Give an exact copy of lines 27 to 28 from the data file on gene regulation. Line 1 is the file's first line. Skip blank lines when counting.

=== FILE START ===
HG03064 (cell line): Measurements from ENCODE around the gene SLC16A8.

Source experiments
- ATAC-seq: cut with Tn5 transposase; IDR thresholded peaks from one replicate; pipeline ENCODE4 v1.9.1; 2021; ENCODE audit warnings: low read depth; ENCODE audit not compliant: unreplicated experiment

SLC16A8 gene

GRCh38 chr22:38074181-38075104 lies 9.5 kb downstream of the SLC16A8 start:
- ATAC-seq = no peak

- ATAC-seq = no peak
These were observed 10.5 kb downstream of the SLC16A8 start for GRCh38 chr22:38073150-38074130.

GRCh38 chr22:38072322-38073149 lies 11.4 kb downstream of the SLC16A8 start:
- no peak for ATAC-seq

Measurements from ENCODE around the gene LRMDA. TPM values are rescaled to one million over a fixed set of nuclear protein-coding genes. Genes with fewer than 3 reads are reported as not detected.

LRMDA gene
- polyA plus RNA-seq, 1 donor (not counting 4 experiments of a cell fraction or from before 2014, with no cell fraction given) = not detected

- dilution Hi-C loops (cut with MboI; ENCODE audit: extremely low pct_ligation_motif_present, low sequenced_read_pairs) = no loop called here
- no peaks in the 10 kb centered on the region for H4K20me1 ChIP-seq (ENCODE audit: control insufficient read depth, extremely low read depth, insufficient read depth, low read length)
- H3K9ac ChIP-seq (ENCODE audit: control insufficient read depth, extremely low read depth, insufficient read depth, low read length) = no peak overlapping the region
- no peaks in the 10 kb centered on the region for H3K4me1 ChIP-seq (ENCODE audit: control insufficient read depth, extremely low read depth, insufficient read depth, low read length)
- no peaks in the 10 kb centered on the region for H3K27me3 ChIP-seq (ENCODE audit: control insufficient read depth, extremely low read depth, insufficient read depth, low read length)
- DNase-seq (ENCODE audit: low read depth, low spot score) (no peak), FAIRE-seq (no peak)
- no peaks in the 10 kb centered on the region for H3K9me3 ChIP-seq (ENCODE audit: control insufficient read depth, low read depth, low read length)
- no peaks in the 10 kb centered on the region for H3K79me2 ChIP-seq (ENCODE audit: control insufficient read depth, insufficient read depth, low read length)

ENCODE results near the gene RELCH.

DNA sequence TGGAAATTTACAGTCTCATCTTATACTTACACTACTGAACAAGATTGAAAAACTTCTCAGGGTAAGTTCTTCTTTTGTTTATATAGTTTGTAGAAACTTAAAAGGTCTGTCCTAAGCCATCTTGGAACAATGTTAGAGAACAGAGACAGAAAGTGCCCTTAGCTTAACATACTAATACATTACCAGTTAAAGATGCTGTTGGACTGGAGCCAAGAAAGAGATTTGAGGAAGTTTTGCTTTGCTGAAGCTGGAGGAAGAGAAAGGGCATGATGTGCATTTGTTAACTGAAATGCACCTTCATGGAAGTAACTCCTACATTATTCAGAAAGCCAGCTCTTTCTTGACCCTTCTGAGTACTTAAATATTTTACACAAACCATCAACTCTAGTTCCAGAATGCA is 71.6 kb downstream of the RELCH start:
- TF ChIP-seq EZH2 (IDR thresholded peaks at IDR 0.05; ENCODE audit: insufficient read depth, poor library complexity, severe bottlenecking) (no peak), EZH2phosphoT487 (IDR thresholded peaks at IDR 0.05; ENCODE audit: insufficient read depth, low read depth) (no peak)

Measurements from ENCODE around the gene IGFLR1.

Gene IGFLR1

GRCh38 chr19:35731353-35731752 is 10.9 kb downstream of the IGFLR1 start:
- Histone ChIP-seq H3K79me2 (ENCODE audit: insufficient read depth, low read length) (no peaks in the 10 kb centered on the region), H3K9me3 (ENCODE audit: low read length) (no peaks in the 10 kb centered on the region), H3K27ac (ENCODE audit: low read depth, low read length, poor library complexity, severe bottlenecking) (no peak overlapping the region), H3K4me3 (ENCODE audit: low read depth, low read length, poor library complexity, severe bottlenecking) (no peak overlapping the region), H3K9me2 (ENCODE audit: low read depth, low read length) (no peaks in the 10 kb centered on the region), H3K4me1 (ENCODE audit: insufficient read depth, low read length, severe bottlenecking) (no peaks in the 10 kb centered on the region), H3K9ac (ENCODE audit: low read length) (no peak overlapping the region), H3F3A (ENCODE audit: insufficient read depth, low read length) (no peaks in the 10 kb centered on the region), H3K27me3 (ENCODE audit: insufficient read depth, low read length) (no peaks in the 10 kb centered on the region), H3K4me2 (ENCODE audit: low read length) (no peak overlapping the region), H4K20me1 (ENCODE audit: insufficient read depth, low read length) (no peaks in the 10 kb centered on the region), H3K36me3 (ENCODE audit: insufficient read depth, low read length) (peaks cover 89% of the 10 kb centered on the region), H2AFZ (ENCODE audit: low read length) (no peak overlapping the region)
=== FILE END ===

GRCh38 chr19:35731353-35731752 is 10.9 kb downstream of the IGFLR1 start:
- Histone ChIP-seq H3K79me2 (ENCODE audit: insufficient read depth, low read length) (no peaks in the 10 kb centered on the region), H3K9me3 (ENCODE audit: low read length) (no peaks in the 10 kb centered on the region), H3K27ac (ENCODE audit: low read depth, low read length, poor library complexity, severe bottlenecking) (no peak overlapping the region), H3K4me3 (ENCODE audit: low read depth, low read length, poor library complexity, severe bottlenecking) (no peak overlapping the region), H3K9me2 (ENCODE audit: low read depth, low read length) (no peaks in the 10 kb centered on the region), H3K4me1 (ENCODE audit: insufficient read depth, low read length, severe bottlenecking) (no peaks in the 10 kb centered on the region), H3K9ac (ENCODE audit: low read length) (no peak overlapping the region), H3F3A (ENCODE audit: insufficient read depth, low read length) (no peaks in the 10 kb centered on the region), H3K27me3 (ENCODE audit: insufficient read depth, low read length) (no peaks in the 10 kb centered on the region), H3K4me2 (ENCODE audit: low read length) (no peak overlapping the region), H4K20me1 (ENCODE audit: insufficient read depth, low read length) (no peaks in the 10 kb centered on the region), H3K36me3 (ENCODE audit: insufficient read depth, low read length) (peaks cover 89% of the 10 kb centered on the region), H2AFZ (ENCODE audit: low read length) (no peak overlapping the region)